« ForrigeFortsett »
great delight, once more she spied the odd creature peeping round the side of the door. She had presence of mind enough not to rise, lest she should startle the human lapwing, and made her a sign instead to come to her. This being just what Puppie wished at the moment, she obeyed. She darted up to Lucy, put the piece of red glass into her hand, and would have been off again like a lowflying swallow, had not Lucy caught her by the arm. Once caught, Poppie never attempted to struggle. On this occasion she only showed her teeth in a rather constrained smile, and stood still. Lucy, however, did not take her hand from her arm, for she felt that the little phenomenon would disappear at once if she did.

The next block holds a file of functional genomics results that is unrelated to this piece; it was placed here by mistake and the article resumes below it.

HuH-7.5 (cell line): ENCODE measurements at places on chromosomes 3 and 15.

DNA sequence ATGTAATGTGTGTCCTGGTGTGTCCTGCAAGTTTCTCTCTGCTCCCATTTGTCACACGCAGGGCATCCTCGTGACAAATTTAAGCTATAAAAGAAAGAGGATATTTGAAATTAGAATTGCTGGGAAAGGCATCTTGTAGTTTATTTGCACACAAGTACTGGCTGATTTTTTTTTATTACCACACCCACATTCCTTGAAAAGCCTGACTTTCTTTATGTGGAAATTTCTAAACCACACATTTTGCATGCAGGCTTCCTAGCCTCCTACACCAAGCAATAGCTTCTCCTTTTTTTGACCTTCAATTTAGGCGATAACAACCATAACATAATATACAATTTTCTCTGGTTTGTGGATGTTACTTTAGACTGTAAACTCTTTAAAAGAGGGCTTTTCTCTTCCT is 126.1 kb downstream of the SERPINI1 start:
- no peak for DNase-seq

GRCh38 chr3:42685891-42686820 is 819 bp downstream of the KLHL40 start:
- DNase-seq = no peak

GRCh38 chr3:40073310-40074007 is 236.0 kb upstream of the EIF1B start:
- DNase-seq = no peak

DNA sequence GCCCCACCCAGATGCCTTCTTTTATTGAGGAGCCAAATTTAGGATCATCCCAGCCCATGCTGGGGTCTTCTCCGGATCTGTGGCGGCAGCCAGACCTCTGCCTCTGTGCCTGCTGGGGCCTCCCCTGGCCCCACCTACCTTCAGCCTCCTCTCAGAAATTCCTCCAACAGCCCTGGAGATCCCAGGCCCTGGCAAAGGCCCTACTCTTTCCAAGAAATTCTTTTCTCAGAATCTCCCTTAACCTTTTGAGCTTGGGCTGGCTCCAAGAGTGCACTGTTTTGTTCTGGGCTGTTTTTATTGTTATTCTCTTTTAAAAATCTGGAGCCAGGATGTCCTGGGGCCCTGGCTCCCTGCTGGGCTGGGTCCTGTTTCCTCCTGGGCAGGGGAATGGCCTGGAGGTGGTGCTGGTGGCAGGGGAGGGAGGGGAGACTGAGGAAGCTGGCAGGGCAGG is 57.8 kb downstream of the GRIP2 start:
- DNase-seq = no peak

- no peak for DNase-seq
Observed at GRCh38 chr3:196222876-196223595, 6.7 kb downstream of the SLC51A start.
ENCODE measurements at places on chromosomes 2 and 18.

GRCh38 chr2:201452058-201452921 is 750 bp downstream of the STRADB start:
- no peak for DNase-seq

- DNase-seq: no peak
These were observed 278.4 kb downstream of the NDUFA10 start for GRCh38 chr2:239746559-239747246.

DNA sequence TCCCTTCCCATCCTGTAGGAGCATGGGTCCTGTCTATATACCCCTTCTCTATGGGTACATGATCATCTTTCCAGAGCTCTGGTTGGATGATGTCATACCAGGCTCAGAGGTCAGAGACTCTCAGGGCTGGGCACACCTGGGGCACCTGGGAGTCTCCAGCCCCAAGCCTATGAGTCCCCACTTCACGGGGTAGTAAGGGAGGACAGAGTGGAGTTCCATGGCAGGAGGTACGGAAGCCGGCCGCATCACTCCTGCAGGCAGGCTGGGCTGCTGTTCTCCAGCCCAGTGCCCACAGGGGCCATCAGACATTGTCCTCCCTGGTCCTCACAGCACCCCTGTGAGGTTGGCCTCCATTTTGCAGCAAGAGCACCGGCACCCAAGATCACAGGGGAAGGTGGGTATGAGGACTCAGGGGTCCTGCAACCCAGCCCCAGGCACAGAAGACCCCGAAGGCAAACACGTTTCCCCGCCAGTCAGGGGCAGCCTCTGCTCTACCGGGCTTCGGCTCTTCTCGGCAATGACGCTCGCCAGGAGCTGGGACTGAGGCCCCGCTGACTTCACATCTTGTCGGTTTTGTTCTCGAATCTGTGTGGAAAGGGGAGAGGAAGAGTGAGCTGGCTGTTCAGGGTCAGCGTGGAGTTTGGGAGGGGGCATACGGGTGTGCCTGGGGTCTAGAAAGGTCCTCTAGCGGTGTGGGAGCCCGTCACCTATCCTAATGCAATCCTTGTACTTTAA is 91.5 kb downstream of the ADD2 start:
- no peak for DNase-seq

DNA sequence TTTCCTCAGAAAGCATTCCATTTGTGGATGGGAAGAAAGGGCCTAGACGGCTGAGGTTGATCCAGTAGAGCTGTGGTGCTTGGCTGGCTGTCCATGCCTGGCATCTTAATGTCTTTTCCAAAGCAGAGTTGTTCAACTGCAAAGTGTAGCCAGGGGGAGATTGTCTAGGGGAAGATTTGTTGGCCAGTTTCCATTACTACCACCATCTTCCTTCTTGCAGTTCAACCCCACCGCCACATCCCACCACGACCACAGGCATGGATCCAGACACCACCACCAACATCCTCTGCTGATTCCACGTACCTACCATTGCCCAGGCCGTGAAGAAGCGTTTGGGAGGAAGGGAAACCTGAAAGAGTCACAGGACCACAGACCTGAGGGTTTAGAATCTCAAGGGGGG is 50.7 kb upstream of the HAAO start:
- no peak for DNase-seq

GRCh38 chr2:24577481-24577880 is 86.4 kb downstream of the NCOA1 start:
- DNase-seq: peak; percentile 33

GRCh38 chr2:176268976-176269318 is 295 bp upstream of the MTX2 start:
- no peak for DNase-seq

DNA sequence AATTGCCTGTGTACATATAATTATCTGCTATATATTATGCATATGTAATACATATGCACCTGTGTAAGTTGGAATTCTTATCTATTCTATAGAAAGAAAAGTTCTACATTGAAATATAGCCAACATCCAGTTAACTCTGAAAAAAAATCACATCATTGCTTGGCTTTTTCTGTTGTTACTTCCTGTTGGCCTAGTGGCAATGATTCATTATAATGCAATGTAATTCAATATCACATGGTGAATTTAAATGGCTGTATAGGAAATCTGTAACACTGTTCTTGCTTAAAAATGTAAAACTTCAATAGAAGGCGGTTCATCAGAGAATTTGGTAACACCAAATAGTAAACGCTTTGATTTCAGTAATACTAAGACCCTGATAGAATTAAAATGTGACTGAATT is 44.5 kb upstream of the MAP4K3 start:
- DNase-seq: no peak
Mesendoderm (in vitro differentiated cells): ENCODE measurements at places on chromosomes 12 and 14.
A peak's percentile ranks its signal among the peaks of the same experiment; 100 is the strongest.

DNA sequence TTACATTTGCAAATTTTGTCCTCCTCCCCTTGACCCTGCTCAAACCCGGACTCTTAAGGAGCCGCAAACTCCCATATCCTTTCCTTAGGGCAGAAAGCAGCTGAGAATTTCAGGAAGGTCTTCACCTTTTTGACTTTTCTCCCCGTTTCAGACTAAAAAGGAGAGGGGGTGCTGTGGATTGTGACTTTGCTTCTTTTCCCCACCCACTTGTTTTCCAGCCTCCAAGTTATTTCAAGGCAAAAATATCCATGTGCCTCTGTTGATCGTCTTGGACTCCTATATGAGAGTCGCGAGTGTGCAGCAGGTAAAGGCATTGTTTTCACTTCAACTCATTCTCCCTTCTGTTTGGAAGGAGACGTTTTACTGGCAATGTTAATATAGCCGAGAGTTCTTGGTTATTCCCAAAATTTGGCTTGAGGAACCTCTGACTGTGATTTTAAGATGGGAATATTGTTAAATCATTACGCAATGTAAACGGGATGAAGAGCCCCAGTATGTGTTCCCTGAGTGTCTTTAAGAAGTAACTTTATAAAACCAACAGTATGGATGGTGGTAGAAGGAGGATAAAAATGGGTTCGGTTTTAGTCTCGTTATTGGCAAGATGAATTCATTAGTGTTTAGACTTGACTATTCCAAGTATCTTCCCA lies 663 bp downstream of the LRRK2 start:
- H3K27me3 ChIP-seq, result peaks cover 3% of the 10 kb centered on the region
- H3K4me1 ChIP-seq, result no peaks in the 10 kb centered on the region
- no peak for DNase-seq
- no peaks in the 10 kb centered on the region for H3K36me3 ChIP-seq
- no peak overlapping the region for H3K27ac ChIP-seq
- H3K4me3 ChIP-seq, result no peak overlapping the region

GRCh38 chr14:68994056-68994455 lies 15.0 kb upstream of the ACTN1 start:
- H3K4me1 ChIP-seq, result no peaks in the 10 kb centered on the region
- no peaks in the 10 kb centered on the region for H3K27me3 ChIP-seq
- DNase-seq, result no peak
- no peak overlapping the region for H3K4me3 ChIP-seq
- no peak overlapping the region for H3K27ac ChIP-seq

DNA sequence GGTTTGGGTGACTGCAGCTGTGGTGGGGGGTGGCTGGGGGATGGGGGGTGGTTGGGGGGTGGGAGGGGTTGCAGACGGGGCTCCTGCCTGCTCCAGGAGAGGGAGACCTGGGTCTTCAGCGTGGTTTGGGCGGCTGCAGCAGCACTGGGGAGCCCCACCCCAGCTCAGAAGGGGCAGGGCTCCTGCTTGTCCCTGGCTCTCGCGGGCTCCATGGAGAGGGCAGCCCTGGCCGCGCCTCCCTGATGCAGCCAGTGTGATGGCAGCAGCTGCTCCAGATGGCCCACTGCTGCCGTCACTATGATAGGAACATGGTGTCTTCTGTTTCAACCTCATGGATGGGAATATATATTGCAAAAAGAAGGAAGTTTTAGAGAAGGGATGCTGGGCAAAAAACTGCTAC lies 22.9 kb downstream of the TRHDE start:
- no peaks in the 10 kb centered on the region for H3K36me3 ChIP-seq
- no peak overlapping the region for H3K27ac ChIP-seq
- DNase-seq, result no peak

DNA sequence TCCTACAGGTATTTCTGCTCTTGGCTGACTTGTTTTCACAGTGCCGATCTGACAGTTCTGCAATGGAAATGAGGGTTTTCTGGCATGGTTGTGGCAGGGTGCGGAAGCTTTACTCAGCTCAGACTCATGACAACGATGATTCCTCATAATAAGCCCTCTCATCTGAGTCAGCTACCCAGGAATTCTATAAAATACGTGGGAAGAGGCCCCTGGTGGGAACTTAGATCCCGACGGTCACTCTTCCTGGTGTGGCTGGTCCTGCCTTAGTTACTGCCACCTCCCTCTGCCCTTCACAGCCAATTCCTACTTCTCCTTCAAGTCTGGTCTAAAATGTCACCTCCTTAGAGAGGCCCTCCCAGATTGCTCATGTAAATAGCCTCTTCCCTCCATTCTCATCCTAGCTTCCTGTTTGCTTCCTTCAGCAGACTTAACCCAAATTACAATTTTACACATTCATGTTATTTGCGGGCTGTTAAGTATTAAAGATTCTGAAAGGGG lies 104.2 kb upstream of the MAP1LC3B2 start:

Poppie,” she said, “I want you to come with me.” Poppie only grinned again. So Lucy rose, still holding her by the arm, and went to the ticket-window and got two second-class tickets. Poppie went on grinning, and accompanied her down the stairs without one obstructive motion.